Mary, Holy Mother of God 2023 – Year A

1 January 2023

Numbers 6:22-27                         Galatians 4:4-7                         Luke 2:16:21
Theme:   The Love of a Mother

This Christmas many of you may have watched as I did, perhaps for the umpteenth time, the popular children’s movie, ET. It’s a heart-warming movie classic and a Christmas favourite. Its producer and Director, Stephen Spielberg, was once asked why he chose to create ET the stranded extra-terrestrial creature befriended by Elliot and his family – rather ugly instead of cute. He replied that he wanted ‘a creature only a mother could love’. This tells us a lot about mothers and their love for their children. They are invariably seen as the embodiment of that total and unconditional love which is God’s way of being. The great English novelist, William Thackeray, wrote that ‘Mother is the name for God on the lips and in the hearts of little children’.

Today we honour the most famous mother who ever lived: Mary, the mother of the incarnate Son of God, the Mother of God. Mary was probably a teenager when she received and accepted God’s invitation, through the angel Gabriel, to become the mother of his Son. In the words of the Second Advent Preface, she carried him ‘in her womb with love beyond all telling’. She gave birth to him in a stable. In the family home in Nazareth, she nursed him, taught him how to walk and talk, to read and write. With the help of her husband, Joseph, she reared him from infancy to manhood. When she could not understand some of the things he said and did, she ‘pondered them in her heart’ (Lk 2:19). Jesus lived with her for 30 years, in other words, for most of his life. We are told by St Luke that, during this time, Jesus ‘increased in wisdom and stature and favour before God and people’ (Lk 2:52). When the time came for her Son to leave home, she let him go. And, when her Son made the supreme sacrifice of his life on Calvary, she stood in silence beneath the Cross as he lay dying in unspeakable agony.

Mary’s role as Mother began the moment she said ‘yes’ to God’s Word. Her  response to the Angel, ‘May it be done to me according to thy word’ (Lk 1:38) was the perfect response of obedience to God. Standing in contrast to the disobedience of the first Eve, it established Mary as the new Eve, the mother of all those born again through Christ. The poet, Denise Levertov, highlights another important quality of Mary’s yes that we sometimes overlook – courage:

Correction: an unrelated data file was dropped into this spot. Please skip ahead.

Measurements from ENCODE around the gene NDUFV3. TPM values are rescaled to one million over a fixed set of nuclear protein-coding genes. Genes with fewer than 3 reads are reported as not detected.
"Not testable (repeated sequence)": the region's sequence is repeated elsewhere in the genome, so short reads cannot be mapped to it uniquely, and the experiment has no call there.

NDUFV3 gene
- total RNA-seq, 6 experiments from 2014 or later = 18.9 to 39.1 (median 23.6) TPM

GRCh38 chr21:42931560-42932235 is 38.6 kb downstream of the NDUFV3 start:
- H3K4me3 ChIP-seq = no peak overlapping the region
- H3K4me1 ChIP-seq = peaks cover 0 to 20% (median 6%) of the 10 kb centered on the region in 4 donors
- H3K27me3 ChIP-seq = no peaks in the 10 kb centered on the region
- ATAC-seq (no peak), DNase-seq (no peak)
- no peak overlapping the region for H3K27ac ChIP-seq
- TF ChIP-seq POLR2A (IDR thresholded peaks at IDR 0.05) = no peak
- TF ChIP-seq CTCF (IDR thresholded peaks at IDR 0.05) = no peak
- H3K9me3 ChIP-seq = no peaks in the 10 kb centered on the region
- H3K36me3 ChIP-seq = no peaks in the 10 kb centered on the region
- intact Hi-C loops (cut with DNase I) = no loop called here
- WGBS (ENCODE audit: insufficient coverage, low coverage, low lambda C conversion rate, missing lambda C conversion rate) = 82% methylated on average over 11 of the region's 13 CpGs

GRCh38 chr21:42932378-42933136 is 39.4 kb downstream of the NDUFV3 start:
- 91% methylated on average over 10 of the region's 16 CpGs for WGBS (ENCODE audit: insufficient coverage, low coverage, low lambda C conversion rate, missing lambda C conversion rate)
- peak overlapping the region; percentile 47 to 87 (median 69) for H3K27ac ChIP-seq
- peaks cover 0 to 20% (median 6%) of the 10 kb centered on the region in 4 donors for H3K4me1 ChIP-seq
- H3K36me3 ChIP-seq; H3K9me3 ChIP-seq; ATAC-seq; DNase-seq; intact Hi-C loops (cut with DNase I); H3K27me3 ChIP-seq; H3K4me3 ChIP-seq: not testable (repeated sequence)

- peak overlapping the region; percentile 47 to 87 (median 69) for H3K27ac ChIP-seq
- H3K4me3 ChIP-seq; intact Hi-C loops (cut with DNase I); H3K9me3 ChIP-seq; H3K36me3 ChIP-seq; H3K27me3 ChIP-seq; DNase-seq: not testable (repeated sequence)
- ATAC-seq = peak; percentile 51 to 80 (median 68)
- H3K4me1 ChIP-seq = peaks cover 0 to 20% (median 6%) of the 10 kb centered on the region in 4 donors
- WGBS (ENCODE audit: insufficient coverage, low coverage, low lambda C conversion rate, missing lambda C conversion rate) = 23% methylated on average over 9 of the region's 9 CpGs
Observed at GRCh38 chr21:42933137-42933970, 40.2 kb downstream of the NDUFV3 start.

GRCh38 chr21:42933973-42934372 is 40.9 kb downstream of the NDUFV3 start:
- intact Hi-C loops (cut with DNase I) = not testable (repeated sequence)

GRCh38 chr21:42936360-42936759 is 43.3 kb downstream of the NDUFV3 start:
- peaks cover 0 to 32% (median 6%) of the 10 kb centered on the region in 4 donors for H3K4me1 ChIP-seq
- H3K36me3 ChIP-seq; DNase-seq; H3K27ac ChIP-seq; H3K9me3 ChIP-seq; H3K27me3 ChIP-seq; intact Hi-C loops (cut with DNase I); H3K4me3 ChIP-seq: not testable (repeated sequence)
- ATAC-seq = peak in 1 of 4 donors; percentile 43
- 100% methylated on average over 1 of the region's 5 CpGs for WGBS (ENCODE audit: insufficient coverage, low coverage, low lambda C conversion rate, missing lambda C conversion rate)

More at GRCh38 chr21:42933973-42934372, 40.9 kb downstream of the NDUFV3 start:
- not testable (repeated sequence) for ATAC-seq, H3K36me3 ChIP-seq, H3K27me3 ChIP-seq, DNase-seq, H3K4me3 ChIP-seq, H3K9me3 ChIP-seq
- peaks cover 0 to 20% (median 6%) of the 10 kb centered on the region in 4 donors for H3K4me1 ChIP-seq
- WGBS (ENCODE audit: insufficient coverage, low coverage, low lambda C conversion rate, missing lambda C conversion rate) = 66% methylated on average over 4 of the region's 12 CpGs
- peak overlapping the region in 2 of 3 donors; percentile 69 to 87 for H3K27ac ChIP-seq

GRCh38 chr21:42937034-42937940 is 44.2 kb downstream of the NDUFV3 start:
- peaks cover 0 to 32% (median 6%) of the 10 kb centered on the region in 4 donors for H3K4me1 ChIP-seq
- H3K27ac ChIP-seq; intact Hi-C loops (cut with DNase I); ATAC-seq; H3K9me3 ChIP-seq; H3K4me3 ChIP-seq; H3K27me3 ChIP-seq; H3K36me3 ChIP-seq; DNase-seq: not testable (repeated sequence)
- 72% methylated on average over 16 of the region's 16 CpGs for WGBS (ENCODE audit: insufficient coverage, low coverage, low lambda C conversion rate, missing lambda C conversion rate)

‘We are told of meek obedience. No one mentions
courage …
Called to a destiny more momentous
than any in all of Time,
she did not quail,
only asked
a simple, ‘How can this be?’
and gravely, courteously,
took to heart the angel’s reply,
the astounding ministry she was offered.’

Mary is the mother of God’s Son, and she is our mother too. As he lay dying on the Cross, Jesus gave Mary to the Church. It is no surprise that she was with the Apostles when the Church was born on Pentecost day. She continues to mother our growth in Christ. As the poet, Gerard Manley Hopkins puts it in his lovely poem, The Blessed Virgin Compared to the Air we Breathe: ‘She mothers each new grace that does now reach our race’. Mary’s work is not finished. She continues, as Hopkins reminds us, to let God’s glory shine through our humanity, ‘God’s glory which would go// Through her and from her flow// Off, and no way but so.’ 

As we enter another Year in a broken world still living ‘in the shadow of darkness’ (Is 9:2) and lurching from crisis to crisis, we surely need the embrace of Mary’s loving care, perhaps more than ever. In the words of Pope Francis, ‘We need her maternal gaze: the gaze that frees us from being orphans; the gaze that reminds us that we are brothers and sisters, that I belong to you, that you belong to me, that we are of the same flesh; her gaze that teaches us that we have to learn how to care for life in the same way and with the same tenderness that she did – by sowing hope, by sowing a sense of belonging and of fraternity’. We need the reassurance of Mary’s healing touch to release us from our fears of an uncertain future and awaken us again to God’s dream of a world remade in the image of his Jesus Christ, her Son: a more just and equal world; a world free from the cancers of war, aggression and hate; a world in which the dignity and equality of all God’s children is respected; a world where the threat of catastrophic climate change is replaced by respect and care for the gift of creation; a world where the ‘shalom’ of Christ reigns supreme. And we need the encouragement of Mary to continue striving with all our hearts to create such a world. I will end this homily with a New Year prayer.

Grant us, Lord God, a vision of your world as your love would have it:
a world where the weak are protected, and none go hungry or poor;
a world where the riches of creation are shared, and everyone can enjoy them;
a world where different races and cultures live in harmony and mutual respect;
a world where peace is built with justice, and justice is guided by love.
Give us the inspiration and courage to build it, in your name. Amen

Happy New Year!

Michael McCabe SMA, Cork

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